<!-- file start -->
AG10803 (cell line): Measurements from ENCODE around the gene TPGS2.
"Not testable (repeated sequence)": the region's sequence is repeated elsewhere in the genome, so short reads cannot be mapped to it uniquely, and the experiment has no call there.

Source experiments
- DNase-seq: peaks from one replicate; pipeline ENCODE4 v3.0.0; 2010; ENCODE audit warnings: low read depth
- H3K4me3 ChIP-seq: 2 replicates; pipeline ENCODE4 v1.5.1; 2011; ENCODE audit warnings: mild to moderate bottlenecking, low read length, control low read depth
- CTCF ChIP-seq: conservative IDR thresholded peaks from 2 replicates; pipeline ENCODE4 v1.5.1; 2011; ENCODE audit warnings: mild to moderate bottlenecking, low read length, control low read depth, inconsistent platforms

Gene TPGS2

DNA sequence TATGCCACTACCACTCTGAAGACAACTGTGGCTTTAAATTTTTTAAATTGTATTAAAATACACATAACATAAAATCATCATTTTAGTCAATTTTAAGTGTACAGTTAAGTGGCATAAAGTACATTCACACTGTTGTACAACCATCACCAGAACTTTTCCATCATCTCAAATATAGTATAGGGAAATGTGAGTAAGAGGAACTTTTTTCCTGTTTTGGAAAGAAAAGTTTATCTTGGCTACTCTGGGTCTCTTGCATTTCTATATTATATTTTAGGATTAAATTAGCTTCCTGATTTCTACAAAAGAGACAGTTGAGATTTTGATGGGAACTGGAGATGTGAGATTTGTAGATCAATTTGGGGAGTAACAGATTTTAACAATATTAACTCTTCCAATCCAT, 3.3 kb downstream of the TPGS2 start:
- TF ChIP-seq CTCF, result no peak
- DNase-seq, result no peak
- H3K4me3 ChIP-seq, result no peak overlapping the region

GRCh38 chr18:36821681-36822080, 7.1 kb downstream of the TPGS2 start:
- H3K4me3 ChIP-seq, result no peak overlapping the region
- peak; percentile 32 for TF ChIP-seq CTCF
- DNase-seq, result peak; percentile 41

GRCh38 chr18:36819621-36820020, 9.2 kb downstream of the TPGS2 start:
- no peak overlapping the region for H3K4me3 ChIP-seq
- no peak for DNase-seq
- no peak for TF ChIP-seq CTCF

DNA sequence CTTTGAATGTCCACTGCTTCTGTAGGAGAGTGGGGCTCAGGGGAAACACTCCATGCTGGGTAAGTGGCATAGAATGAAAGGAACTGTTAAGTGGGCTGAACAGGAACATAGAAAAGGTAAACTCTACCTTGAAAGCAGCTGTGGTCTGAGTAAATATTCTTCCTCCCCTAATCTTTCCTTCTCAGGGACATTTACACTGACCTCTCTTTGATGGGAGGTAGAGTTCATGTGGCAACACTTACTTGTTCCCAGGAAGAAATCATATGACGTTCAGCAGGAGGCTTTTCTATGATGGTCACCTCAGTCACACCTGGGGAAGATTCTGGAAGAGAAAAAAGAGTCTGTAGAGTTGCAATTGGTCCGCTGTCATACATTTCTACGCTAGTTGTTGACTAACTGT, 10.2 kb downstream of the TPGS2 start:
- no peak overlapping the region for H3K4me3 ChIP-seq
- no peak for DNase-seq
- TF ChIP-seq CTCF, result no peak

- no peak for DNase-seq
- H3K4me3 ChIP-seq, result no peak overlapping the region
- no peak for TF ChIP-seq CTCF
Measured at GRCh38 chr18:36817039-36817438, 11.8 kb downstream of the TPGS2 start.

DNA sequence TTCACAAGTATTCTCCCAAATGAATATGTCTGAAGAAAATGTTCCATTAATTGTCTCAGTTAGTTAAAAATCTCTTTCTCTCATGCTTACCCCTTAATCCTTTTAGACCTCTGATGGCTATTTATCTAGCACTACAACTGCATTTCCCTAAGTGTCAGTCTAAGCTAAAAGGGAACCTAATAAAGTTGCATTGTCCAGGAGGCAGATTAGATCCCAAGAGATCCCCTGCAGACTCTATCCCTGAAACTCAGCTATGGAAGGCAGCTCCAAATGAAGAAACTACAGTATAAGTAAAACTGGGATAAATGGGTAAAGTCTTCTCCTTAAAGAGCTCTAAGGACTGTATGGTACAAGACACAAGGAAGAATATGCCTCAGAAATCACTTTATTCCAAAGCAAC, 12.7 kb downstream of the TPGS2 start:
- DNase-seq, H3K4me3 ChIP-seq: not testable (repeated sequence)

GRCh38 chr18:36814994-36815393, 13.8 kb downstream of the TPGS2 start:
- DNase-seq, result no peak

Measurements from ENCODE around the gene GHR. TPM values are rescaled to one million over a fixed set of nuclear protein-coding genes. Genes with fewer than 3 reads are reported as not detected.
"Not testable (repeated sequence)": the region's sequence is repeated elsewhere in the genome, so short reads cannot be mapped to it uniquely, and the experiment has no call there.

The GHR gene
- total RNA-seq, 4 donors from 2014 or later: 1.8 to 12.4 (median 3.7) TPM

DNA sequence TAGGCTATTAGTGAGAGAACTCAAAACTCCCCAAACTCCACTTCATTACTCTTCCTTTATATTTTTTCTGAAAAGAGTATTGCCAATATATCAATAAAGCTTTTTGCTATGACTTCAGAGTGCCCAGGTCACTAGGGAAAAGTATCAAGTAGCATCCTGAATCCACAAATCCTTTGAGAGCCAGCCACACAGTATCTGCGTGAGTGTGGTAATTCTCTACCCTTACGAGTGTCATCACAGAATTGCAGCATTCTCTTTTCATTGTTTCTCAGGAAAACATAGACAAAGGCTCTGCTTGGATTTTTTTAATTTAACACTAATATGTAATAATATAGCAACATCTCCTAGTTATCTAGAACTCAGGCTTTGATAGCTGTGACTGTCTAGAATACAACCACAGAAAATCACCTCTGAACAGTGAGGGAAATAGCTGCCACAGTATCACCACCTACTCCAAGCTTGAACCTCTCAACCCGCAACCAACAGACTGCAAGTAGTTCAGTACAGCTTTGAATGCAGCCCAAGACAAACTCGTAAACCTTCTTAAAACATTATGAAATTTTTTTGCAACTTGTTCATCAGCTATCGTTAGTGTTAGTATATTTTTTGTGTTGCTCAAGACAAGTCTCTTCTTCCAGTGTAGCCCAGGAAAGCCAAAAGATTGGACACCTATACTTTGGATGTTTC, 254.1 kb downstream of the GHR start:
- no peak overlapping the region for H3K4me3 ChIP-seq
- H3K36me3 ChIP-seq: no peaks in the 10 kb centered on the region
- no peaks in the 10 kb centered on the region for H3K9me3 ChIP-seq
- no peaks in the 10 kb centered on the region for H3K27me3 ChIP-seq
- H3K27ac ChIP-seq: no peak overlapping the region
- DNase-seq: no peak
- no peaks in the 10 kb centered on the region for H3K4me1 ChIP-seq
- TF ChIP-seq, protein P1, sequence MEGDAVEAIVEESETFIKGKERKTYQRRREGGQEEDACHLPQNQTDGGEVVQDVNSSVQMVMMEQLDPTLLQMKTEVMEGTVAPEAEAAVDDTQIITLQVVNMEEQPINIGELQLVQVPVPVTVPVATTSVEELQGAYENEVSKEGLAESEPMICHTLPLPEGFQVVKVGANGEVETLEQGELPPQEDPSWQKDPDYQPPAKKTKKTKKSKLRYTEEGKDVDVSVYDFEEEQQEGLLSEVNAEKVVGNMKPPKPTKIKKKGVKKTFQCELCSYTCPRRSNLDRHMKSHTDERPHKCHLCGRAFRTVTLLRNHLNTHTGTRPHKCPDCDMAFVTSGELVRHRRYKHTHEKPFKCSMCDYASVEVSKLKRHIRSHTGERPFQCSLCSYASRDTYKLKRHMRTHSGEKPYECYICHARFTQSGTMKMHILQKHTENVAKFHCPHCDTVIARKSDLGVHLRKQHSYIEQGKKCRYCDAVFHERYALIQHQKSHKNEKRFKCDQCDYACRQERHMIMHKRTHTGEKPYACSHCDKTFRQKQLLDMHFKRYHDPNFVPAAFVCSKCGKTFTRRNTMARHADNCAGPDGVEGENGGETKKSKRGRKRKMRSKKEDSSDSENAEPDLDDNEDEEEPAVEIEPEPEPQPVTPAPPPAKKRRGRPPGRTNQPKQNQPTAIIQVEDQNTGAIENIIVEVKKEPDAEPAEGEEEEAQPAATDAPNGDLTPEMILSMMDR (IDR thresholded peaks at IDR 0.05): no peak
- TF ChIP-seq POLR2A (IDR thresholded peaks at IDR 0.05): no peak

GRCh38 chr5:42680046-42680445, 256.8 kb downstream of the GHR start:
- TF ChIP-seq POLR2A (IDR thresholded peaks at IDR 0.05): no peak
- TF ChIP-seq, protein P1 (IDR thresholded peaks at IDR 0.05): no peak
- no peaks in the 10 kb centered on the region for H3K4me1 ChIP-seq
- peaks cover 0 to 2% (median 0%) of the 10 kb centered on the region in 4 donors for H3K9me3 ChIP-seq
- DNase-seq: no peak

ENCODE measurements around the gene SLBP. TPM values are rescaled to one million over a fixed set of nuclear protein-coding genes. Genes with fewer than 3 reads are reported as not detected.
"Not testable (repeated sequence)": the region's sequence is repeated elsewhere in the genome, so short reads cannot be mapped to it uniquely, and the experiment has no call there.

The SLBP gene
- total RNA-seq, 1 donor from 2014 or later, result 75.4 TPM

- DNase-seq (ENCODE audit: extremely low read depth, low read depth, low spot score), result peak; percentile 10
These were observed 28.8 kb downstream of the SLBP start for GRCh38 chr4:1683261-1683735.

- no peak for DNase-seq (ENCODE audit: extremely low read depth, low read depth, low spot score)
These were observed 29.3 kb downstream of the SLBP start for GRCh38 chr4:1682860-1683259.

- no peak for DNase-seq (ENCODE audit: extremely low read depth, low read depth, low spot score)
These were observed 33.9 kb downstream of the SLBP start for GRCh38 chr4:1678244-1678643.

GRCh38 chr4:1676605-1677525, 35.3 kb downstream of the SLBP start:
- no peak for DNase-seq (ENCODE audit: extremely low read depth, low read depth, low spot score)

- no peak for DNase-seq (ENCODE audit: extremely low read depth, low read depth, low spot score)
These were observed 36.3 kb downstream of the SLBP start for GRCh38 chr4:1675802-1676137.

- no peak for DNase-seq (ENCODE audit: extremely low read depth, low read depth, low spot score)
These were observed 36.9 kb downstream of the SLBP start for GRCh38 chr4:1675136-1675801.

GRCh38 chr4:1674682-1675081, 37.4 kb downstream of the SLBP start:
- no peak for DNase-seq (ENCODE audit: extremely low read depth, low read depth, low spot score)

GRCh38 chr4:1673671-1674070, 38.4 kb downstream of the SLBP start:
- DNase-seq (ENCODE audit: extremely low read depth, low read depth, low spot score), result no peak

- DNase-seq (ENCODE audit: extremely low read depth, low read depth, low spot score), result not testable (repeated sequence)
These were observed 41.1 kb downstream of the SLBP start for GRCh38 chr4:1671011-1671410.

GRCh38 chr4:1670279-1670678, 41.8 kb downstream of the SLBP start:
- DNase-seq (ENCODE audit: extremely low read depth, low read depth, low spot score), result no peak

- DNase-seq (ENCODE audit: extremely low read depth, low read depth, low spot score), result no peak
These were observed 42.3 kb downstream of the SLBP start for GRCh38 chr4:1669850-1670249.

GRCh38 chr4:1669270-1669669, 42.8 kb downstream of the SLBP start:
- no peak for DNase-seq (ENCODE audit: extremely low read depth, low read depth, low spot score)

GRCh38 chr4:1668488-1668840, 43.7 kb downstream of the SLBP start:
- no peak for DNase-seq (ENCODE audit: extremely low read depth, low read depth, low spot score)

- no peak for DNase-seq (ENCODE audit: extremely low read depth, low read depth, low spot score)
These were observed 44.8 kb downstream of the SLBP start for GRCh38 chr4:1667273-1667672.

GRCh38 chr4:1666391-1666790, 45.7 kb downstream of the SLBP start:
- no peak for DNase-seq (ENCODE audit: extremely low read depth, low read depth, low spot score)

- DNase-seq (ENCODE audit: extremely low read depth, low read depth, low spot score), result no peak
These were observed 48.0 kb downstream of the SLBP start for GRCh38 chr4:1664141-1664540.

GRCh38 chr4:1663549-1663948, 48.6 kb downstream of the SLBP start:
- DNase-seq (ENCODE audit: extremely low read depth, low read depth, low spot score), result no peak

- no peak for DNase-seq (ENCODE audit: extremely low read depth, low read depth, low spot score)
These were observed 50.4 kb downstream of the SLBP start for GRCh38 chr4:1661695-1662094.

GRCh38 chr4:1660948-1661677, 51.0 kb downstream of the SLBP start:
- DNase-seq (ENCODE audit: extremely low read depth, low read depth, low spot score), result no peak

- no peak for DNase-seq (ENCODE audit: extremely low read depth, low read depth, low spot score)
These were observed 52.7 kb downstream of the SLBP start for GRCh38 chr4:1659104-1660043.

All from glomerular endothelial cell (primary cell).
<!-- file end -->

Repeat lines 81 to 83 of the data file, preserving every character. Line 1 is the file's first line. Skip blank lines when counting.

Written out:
- no peak for DNase-seq (ENCODE audit: extremely low read depth, low read depth, low spot score)

- no peak for DNase-seq (ENCODE audit: extremely low read depth, low read depth, low spot score)
These were observed 44.8 kb downstream of the SLBP start for GRCh38 chr4:1667273-1667672.